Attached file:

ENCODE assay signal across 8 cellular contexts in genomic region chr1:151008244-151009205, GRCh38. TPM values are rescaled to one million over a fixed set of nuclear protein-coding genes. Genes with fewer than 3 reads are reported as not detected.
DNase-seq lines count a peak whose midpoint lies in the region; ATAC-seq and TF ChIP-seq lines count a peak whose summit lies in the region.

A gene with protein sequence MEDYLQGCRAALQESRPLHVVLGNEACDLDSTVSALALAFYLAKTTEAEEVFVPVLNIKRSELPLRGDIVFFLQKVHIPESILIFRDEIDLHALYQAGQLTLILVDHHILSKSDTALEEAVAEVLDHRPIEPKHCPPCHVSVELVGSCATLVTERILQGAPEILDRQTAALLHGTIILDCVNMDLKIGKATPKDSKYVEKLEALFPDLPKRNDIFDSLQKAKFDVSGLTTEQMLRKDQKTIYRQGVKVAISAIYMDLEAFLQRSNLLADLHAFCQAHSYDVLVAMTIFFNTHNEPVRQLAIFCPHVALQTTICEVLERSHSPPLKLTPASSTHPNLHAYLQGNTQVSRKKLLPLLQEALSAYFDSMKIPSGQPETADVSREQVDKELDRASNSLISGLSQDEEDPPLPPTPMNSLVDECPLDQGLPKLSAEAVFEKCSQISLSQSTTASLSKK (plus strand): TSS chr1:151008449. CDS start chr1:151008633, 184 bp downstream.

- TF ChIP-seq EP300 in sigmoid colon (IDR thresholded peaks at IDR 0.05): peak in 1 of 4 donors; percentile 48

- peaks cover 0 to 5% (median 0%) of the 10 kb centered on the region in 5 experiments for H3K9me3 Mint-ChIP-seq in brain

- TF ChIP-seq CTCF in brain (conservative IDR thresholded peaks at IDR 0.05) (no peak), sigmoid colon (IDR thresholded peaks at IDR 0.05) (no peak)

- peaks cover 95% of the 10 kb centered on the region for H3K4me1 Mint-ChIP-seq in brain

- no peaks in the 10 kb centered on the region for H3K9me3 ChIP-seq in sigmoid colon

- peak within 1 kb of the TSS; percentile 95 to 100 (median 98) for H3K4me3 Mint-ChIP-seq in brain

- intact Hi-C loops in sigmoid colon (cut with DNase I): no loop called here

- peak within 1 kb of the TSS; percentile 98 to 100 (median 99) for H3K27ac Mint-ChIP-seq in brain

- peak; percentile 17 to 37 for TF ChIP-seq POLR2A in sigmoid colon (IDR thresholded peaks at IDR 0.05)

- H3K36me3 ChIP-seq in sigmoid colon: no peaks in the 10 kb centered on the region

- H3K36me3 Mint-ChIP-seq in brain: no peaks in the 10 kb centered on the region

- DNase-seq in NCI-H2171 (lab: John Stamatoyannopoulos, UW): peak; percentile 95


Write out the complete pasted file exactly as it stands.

ENCODE assay signal across 8 cellular contexts in genomic region chr1:151008244-151009205, GRCh38. TPM values are rescaled to one million over a fixed set of nuclear protein-coding genes. Genes with fewer than 3 reads are reported as not detected.
DNase-seq lines count a peak whose midpoint lies in the region; ATAC-seq and TF ChIP-seq lines count a peak whose summit lies in the region.

A gene with protein sequence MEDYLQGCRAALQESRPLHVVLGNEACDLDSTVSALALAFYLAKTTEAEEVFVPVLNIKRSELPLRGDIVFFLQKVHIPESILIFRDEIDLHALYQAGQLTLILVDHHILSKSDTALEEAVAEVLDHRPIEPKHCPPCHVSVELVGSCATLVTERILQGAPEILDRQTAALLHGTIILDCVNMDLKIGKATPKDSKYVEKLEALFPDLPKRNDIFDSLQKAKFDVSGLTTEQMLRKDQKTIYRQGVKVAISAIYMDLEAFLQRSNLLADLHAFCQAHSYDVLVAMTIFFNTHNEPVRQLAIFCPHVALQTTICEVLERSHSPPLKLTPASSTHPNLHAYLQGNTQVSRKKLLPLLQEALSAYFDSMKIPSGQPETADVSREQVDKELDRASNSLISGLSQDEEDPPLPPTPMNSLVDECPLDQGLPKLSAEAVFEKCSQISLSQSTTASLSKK (plus strand): TSS chr1:151008449. CDS start chr1:151008633, 184 bp downstream.

- TF ChIP-seq EP300 in sigmoid colon (IDR thresholded peaks at IDR 0.05): peak in 1 of 4 donors; percentile 48

- peaks cover 0 to 5% (median 0%) of the 10 kb centered on the region in 5 experiments for H3K9me3 Mint-ChIP-seq in brain

- TF ChIP-seq CTCF in brain (conservative IDR thresholded peaks at IDR 0.05) (no peak), sigmoid colon (IDR thresholded peaks at IDR 0.05) (no peak)

- peaks cover 95% of the 10 kb centered on the region for H3K4me1 Mint-ChIP-seq in brain

- no peaks in the 10 kb centered on the region for H3K9me3 ChIP-seq in sigmoid colon

- peak within 1 kb of the TSS; percentile 95 to 100 (median 98) for H3K4me3 Mint-ChIP-seq in brain

- intact Hi-C loops in sigmoid colon (cut with DNase I): no loop called here

- peak within 1 kb of the TSS; percentile 98 to 100 (median 99) for H3K27ac Mint-ChIP-seq in brain

- peak; percentile 17 to 37 for TF ChIP-seq POLR2A in sigmoid colon (IDR thresholded peaks at IDR 0.05)

- H3K36me3 ChIP-seq in sigmoid colon: no peaks in the 10 kb centered on the region

- H3K36me3 Mint-ChIP-seq in brain: no peaks in the 10 kb centered on the region

- DNase-seq in NCI-H2171 (lab: John Stamatoyannopoulos, UW): peak; percentile 95